Taking antibiotics can lead to other infections once your natural bacteria levels change. Erythromycin patients may experience the following:

  • Yeast infections
  • Bladder infections
  • Urinary tract infections
  • Oral thrush

Drug Interactions with Erythromycin

Erythromycin and other antibiotics interact with many medications. Some drugs change how your body metabolizes erythromycin, which changes how it works. In other cases, erythromycin impacts how your body uses other substances. Tell your doctor what prescriptions, supplements, and over-the-counter medicines you use to determine if they interact with erythromycin.

Erythromycin can alter some patients’ heart rate. Don’t take erythromycin if you take other medicines that can change your heart’s rhythm, known as QT prolongation.

Erythromycin and many other antibiotics interfere with hormonal birth control methods. If you use birth control to prevent pregnancy, you should add another technique while you’re taking erythromycin and until your next menstrual period.

Erythromycin can also interfere with drug test results, so you may experience false positives while taking erythromycin.

It would be best if you didn’t take erythromycin with the following drugs:

  • Antifungals from the azole class
  • Calcium channel blockers
  • Some anti-seizure medications
  • Some benzodiazepines
  • Eletriptan
  • Viagara, Cialis, and other erectile dysfunction medicine
  • Statins
  • Colchicine
  • Bromocriptine
  • Eletriptan
  • Ergot alkaloids

Strengths and Dosages of Erythromycin

Erythromycin is typically an oral medication prescribed as a tablet, capsule, or liquid. Patients with severe infections may receive IV erythromycin or an injection in a hospital or doctor’s office. Your doctor might also prescribe erythromycin as an ointment or gel for topical skin infections.

This antibiotic is available in many strengths, dosages, and formulations. Some erythromycin types contain other ingredients reflected in the medicine name.

Types of ErythromycinStrengths
erythromycin250 mg, 333 mg, 500 mg
erythromycin stearate250 mg, 333 mg, 500 mg
erythromycin ethylsuccinate400 mg, 200 mg/5 ml, 500 mg/5 ml, 100 mg/2.5 ml
erythromycin lactobionate500 mg, 1 g
erythromycin estolate500 mg, 125 mg/5 ml, 250 mg/5 ml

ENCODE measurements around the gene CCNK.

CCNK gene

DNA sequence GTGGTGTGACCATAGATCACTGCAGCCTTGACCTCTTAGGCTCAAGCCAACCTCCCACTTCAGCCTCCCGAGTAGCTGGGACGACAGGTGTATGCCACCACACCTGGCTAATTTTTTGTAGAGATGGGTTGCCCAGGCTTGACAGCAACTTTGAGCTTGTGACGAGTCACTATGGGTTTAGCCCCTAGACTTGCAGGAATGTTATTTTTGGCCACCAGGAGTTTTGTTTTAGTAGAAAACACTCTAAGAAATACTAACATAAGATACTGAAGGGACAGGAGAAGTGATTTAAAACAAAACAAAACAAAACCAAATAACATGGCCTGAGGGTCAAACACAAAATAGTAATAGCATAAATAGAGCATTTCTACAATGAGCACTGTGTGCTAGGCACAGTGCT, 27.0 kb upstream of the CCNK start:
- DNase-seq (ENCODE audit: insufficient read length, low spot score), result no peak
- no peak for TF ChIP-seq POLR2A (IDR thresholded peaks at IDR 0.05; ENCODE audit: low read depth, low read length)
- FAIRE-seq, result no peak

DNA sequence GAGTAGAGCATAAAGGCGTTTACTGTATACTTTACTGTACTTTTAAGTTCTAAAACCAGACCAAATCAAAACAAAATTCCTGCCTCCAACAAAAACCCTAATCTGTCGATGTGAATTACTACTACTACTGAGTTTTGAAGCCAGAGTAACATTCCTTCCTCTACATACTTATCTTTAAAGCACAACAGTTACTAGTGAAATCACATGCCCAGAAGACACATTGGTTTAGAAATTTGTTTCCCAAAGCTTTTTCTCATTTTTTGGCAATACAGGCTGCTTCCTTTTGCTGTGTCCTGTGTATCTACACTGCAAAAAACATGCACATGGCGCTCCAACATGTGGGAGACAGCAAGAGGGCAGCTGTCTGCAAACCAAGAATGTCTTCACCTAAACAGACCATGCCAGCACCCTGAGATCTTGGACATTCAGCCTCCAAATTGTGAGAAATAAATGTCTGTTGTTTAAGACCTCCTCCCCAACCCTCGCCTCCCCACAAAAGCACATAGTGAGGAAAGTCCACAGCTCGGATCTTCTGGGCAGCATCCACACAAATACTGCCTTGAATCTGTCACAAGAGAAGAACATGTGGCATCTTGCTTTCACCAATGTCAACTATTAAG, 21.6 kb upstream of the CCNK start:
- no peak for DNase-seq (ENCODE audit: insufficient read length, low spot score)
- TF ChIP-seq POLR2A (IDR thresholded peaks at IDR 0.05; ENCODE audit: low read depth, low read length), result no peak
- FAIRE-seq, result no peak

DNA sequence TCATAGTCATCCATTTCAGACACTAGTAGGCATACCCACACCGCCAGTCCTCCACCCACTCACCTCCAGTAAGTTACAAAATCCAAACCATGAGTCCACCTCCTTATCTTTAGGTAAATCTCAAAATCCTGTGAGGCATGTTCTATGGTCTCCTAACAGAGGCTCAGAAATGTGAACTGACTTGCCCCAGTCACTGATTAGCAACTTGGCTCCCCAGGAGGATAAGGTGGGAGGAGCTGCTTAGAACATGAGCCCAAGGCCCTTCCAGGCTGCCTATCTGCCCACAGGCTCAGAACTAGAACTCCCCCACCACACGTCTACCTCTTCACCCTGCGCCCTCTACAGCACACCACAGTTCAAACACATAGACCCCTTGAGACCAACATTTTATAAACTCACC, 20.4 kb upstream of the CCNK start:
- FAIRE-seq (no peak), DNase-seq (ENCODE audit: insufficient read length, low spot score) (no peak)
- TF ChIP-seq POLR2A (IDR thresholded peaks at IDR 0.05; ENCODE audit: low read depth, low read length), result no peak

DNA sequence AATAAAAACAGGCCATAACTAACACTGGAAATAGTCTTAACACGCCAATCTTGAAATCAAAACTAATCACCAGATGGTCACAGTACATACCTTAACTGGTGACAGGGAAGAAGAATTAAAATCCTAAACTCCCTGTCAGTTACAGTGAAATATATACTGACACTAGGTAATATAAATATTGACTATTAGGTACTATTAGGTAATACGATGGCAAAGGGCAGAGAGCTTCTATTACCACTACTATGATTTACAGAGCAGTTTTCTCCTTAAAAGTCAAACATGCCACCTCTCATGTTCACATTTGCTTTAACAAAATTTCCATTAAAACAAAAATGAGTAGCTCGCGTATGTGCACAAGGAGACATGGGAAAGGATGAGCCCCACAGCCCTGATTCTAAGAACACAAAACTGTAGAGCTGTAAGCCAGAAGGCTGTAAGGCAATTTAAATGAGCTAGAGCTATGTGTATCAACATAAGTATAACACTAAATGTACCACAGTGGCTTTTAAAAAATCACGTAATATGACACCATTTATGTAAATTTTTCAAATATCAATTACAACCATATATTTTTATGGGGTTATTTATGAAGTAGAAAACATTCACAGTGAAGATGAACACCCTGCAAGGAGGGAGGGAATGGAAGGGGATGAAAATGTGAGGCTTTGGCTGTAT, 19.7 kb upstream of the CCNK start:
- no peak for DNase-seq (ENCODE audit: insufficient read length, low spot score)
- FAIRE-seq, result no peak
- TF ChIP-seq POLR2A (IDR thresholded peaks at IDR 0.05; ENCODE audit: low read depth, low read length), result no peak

erythromycin gluceptate1 g

Alternatives to Erythromycin

Many other antibiotics besides erythromycin are available. Other macrolide antibiotics are an alternative to erythromycin for patients who shouldn’t take penicillin. These include:

  • Zithromax
  • Fidaxomicin
  • Telithromycin
  • Akne-Mycin
  • Azasite
  • Biaxin
  • Dificid
  • EES
  • Erythrocin
  • Ilotycin
  • Neobenz Micro
  • Zmax

Erythromycin FAQs

Why did my doctor prescribe erythromycin?

Your doctor may have chosen erythromycin for several reasons. Erythromycin is an antibiotic safe for patients allergic to penicillin and effective against penicillin-resistant infections. If you have a penicillin allergy or are treating a resistant infection, erythromycin should help you safely see results. It is also incredibly effective against certain diseases, including STDs, respiratory illnesses, and skin infections.

Is the Z-Pack the same as erythromycin?

No, the Z-Pack is not the same as erythromycin. The Z-Pack contains azithromycin. Azithromycin is similar to erythromycin because they’re both macrolide antibiotics from the same type of bacteria. However, they are different medications.

Do I need to take erythromycin after I feel better?

You must take your entire erythromycin prescription for the best results. Your infection can return from just a few bacteria. Take your entire dose to wipe out all the infectious bacteria.

What is the average cost of erythromycin in America?

Generic erythromycin is sold for around $50 for a six-tablet prescription of 500mg tablets. Insurance, Medicare, and Medicaid usually cover this antibiotic, so the out-of-pocket cost may be lower. Patients can also look for coupons to bring the price down even further.

IMPORTANT NOTE: The information provided here is for educational purposes only and is not intended to serve as medical advice, diagnosis, or treatment recommendations. It should not be taken as an endorsement of any specific medication or treatment. Individual health conditions and responses to treatment can vary greatly; therefore, this information should not be seen as a guarantee of safety, suitability, or effectiveness for any particular individual. Always consult with a healthcare professional for personalized medical advice and before making any decisions regarding your health or treatment plans.